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Posted 02 August 2007 - 08:33 AM

Planes landing at LAX.



Wow, that is so cool. I couldn't figure it out but I guess it's because they're low because they must
be right near the airport?


I've heard people say before that they've used still cameras to shoot time lapse. Do you set the
camera on a tripod and click with a cable release or does that camera have an intervalometer?

Once you have the still frames, do you simply import them into your editing timeline?

Why not use the HVX-200 for everything? What advantages are there to using a still camera?

Thanks.
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#14 Andrew Walker

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Posted 07 August 2007 - 11:50 AM

Any filtration on the Panasonic?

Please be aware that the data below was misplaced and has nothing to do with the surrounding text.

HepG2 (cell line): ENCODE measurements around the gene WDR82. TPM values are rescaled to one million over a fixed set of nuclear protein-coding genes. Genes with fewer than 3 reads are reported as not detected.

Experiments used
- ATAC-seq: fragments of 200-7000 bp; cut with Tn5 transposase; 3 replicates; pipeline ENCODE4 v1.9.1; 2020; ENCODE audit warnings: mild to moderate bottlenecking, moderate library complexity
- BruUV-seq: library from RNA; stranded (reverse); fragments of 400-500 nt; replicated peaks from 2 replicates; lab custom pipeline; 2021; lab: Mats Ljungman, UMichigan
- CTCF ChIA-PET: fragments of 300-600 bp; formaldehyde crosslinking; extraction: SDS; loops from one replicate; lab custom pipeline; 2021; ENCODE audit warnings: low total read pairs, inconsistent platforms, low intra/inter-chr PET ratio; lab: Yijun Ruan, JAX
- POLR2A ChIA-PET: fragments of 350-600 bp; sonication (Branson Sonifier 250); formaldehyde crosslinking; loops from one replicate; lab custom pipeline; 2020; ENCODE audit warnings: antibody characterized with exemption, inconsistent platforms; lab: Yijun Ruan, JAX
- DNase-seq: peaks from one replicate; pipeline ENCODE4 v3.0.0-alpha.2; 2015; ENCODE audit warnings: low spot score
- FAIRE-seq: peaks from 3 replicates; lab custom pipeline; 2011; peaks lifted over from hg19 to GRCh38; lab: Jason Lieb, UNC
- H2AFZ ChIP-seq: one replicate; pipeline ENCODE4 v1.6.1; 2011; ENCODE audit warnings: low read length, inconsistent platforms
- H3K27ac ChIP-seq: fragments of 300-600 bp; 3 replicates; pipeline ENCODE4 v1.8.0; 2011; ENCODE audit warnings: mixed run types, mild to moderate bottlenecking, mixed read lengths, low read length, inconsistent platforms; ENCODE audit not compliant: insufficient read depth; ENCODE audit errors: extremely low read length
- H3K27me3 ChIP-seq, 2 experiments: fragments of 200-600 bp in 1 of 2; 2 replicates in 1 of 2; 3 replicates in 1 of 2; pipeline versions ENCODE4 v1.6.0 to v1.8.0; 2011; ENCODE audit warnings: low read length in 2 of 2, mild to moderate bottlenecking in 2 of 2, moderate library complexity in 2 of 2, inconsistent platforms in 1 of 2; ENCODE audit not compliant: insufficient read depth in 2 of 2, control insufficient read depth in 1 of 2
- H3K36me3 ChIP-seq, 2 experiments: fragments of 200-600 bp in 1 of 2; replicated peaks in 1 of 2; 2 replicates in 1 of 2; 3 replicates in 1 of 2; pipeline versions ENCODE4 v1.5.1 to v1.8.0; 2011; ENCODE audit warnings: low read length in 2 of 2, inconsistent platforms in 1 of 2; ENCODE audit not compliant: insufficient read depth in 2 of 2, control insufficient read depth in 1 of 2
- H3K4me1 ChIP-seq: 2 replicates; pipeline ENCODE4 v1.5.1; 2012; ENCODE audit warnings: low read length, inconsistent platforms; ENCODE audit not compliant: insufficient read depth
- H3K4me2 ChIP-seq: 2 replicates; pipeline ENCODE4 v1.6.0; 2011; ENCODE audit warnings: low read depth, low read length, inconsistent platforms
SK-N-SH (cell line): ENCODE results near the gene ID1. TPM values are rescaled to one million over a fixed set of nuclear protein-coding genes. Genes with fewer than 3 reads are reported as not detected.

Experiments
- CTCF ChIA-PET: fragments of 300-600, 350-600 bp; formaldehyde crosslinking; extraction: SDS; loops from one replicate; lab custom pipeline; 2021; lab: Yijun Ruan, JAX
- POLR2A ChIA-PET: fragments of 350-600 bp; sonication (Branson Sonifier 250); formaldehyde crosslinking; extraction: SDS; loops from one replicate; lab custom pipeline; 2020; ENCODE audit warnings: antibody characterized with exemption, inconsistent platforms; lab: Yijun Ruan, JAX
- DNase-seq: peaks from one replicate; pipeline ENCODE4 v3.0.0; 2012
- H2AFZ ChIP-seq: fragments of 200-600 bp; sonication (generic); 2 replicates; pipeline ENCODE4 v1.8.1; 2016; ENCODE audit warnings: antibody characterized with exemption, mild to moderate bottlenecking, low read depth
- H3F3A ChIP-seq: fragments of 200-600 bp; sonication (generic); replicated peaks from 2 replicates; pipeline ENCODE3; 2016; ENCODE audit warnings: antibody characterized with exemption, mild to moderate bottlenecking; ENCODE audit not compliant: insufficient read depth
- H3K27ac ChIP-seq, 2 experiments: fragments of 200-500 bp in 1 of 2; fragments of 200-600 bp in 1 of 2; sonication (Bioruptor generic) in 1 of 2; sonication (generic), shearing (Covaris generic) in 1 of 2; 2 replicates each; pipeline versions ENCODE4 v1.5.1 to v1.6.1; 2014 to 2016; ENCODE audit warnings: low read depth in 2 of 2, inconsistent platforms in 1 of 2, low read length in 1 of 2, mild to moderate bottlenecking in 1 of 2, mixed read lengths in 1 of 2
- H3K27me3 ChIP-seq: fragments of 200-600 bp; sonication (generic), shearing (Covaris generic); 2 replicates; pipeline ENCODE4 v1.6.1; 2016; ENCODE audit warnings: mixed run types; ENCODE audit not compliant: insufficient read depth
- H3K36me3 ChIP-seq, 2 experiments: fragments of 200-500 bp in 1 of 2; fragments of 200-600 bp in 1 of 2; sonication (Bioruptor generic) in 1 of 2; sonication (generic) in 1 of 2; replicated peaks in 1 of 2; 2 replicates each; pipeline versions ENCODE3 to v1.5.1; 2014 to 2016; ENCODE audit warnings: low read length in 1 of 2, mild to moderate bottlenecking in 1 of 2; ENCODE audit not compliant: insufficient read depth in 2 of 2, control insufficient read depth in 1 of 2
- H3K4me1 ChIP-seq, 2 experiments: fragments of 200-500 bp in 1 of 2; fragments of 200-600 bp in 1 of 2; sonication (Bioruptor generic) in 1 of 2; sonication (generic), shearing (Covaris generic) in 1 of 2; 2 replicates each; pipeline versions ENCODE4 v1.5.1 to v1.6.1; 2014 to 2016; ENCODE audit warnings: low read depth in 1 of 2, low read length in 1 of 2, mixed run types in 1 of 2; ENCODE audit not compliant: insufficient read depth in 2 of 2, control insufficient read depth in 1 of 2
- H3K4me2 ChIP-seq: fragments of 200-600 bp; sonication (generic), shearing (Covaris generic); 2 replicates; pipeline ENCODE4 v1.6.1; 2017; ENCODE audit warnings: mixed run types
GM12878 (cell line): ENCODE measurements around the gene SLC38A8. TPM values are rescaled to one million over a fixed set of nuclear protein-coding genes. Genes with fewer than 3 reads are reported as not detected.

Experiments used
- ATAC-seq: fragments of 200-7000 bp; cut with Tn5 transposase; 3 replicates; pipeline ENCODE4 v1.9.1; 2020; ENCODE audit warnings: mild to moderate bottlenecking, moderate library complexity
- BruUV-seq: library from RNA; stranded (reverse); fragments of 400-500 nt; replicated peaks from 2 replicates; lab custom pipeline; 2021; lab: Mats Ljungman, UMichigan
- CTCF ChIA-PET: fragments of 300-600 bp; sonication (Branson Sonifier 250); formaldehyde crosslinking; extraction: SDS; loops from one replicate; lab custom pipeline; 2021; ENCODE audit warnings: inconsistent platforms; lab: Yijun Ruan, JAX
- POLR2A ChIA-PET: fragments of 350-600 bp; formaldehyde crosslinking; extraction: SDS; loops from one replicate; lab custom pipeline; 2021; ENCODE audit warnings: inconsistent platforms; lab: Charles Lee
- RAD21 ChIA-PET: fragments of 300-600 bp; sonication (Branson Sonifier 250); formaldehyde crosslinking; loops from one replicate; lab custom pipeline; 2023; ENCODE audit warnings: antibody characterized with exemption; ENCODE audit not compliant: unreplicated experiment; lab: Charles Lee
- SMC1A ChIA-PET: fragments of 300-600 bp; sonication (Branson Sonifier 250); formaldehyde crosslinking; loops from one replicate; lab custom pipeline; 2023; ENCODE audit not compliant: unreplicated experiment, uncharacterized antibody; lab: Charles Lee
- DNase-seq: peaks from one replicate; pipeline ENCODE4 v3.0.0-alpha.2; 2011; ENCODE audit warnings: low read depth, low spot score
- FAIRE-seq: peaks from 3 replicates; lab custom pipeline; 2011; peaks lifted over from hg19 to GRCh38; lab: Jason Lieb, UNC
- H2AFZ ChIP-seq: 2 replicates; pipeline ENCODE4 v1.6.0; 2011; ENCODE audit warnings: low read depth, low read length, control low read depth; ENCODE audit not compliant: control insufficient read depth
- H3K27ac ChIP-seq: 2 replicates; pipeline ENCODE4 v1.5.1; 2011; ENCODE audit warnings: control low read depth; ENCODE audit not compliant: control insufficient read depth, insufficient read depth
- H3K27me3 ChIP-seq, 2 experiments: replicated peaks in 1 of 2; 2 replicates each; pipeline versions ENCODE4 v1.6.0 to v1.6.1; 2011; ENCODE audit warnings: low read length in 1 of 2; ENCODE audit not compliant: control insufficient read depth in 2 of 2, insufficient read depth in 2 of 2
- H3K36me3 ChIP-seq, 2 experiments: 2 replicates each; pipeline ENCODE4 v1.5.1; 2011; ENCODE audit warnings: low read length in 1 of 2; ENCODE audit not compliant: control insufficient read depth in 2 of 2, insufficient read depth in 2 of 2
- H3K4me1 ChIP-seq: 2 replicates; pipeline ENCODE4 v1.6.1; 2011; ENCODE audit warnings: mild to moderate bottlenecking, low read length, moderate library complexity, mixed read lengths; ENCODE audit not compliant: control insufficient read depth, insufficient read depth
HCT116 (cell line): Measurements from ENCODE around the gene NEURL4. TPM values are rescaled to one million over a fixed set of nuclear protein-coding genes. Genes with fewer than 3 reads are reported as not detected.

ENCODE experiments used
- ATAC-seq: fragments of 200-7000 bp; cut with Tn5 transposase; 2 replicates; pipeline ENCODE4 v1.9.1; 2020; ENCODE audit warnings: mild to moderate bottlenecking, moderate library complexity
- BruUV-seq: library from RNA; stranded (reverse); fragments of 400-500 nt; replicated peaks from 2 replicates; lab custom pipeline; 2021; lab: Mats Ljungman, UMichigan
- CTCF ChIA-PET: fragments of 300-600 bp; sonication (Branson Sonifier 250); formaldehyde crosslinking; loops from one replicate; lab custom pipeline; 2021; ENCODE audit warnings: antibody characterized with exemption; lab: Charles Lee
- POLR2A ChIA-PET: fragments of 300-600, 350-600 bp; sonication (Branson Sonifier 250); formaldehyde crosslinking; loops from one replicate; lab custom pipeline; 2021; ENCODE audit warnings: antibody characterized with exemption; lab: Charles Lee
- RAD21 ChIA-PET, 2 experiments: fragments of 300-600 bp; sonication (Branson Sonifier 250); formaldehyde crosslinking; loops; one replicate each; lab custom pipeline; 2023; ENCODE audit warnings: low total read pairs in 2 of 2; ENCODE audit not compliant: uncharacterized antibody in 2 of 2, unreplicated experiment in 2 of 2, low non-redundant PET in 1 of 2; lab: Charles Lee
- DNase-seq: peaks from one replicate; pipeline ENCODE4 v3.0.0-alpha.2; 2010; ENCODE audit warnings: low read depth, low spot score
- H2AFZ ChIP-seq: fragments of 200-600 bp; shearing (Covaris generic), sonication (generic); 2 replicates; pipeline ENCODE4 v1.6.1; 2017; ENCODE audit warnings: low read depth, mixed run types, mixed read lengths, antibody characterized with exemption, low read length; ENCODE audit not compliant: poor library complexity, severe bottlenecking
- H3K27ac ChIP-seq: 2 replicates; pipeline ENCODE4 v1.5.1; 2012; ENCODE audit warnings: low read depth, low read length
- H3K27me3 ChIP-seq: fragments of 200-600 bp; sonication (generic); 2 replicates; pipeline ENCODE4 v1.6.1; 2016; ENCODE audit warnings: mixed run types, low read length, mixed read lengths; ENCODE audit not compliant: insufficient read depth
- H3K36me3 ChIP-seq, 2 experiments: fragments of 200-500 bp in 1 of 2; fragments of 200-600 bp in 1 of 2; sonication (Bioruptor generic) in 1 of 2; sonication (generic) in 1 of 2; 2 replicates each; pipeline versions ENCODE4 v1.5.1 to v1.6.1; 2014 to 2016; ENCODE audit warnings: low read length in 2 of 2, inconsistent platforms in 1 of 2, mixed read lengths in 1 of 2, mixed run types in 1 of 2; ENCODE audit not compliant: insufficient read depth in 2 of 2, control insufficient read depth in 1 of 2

I added a little contast in FCP but that was it.


Love the music video. What is your workflow? P2card or hard drive?


I used 2 4GB P2 cards and a P2 Store for the shoot. Can't wait to get the 16GB cards because those 4GB ones fill up fast.


I really Like the time lapse, really cool footage!!

but the music video was to dark for me, I love the little light bulbs, but I think if you want it to make it muddy, probably was better to use some kinos above the band, or to make the lighting more dramatic, more edgy, creating crazy shadows, but overall it was a good video

I love the slow motion stuff
Best